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It’s time to take a last nostalgic look at Jim, Pam and Dwight and their quotidian struggles and successes at the Scranton branch of the Dunder Mifflin paper company as they’ve been documented on “The Office.” When that NBC comedy begins its ninth season on Sept. 20, it will be the final season of the series, its executive producer Greg Daniels said on Tuesday.
“We have thought about what the future of the show should be and always held the values that we should feel like a family and make something that has a lot of artistic integrity,” Mr. Daniels said in a conference call. “And so this year feels like for us the last chance to really go out together and to make an artistic ending for the show, that pays off a lot of the stuff that has mattered most to fans, with the core characters. So this will be the last season of ‘The Office,’ and we’re planning a very big, exciting last season.”
Adapted from the British documentary-style comedy created by Ricky Gervais and Stephen Merchant, “The Office” made its debut on NBC in the spring of 2005. The American incarnation, adapted by Mr. Daniels, introduced viewers to the ingratiating but ultimately loveable regional manager Michael Scott (played by Steve Carell); his officious underling, Dwight Schrute (Rainn Wilson); and the perennial will-they-or-won’t-they couple of Jim Halpert (John Krasinski) and Pam Beesley (Jenna Fischer). After some early adjustments “The Office” became a cornerstone of NBC’s Thursday night comedy lineup, drawing some 8 to 9 million viewers per episode each season and always performing strongly with coveted younger viewers.
As the seasons unfolded, new characters were added and stories progressed; Jim and Pam got married and Michael left the office to be with his fiancee – a plot line created for Mr. Carell, who departed the show in April 2011 and focused on his burgeoning film career. “The Office” seemed to struggle with its narrative after Mr. Carell’s departure, cycling through various guest stars and candidates to take over Michael Scott’s managerial duties, before settling on the compliant character of Andy Bernard (Ed Helms).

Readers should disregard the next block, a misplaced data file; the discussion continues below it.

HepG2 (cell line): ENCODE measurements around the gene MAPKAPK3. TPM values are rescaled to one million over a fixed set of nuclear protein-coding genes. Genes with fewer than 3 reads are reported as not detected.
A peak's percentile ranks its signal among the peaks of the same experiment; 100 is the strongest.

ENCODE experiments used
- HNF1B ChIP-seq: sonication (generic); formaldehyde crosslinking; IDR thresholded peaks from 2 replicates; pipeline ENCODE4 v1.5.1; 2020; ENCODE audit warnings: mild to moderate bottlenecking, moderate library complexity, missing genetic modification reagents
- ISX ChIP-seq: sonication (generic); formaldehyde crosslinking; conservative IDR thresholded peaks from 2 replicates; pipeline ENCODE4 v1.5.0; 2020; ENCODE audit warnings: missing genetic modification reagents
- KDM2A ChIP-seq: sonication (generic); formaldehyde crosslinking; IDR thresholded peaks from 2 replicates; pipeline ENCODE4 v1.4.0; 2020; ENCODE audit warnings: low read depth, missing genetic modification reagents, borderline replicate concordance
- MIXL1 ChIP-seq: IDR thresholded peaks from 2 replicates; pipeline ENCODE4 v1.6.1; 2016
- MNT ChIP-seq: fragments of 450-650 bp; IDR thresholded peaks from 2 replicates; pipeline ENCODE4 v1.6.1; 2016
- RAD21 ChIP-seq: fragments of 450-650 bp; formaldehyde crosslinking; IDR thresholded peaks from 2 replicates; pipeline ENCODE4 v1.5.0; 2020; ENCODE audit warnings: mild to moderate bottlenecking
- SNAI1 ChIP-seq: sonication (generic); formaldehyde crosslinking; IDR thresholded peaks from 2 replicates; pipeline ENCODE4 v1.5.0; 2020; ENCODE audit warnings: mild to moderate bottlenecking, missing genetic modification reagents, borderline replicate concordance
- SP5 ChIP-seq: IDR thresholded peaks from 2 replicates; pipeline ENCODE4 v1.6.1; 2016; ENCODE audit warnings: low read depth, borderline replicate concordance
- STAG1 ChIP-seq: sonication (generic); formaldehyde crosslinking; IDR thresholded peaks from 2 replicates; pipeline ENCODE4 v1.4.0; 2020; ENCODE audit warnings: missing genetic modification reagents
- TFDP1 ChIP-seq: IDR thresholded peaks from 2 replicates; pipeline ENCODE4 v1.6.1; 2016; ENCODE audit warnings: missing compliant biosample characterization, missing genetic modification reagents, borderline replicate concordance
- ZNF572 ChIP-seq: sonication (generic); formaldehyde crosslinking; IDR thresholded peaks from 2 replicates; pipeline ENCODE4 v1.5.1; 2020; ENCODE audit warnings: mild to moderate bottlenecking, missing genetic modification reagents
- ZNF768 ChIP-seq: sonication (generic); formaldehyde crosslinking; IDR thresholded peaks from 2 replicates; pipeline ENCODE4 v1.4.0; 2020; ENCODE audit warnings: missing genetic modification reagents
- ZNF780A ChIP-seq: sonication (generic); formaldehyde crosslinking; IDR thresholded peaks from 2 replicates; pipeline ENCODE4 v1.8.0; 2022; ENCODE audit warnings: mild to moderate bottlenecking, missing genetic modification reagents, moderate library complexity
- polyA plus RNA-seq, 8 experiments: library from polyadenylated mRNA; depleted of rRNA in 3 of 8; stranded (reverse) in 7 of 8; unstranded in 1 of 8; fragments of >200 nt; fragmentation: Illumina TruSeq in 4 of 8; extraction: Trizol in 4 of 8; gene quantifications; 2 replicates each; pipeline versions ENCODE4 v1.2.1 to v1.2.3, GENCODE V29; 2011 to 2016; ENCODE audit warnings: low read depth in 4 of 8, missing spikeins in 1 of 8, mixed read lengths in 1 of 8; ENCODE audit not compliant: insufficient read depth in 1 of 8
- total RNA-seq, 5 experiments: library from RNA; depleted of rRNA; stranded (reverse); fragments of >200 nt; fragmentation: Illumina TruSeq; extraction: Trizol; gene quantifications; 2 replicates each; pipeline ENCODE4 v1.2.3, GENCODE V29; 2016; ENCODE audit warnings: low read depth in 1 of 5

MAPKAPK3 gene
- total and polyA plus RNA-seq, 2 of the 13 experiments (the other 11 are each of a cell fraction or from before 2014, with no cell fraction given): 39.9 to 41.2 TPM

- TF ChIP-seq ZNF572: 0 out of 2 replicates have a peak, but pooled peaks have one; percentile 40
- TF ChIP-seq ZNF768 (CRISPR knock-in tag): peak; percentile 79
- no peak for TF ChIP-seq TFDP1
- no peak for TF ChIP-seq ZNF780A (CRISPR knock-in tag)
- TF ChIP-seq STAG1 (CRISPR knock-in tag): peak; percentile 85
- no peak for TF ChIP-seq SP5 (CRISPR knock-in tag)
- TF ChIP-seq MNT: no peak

Mr. Daniels, who was the show runner of “The Office” for its first five seasons and is returning to that position for its last season, said that he and his colleagues considered a “reboot” of the show in which a new roster of Dunder Mifflin employees and stories would be introduced.
“You could see a world where new people just keep coming on the show,” Mr. Daniels said. But he said he was won over by “this feeling of family and wanting to wrap up these arcs and do justice to the existing characters in the most creative and explosive way,” and a sense that continuing “The Office” in a different direction “wouldn’t be the same show.”
While Season 9 of “The Office” will introduce new characters played by Clark Duke and Jake Lacy, Mr. Daniels said it will focus on resolving long-running narratives. (“Basically, all questions will be answered this year,” he said.)
Mr. Daniels said the coming season will be “a big Jim and Pam year”; that Dwight will donate to the Taliban as part of an office charity drive; and that viewers will learn the identity of the Scranton Strangler, and meet the documentary crew that has been filming “The Office” all along.
Rainn Wilson, who plays Dwight, will be “a precious resource which is limited,” Mr. Daniels said, because he is departing for an “Office” spinoff that will focus on his character. (The spinoff, known as “The Farm,” is being created by Paul Lieberstein, an executive producer of “The Office” who also plays its nebbishy human resources officer, Toby Flenderson.)
Mr. Daniels said he would “certainly wish for” Mr. Carell to reappear on “The Office” in its final season but could not guarantee that his Michael Scott character would be back.
“We’re not going to put so much pressure on Steve by writing something that can only work if he returns,” he said. “But it would be fantastic if he would return. I think that, for him, he really loved how he was exited, and is probably anxious about not messing up such a stylish exit.”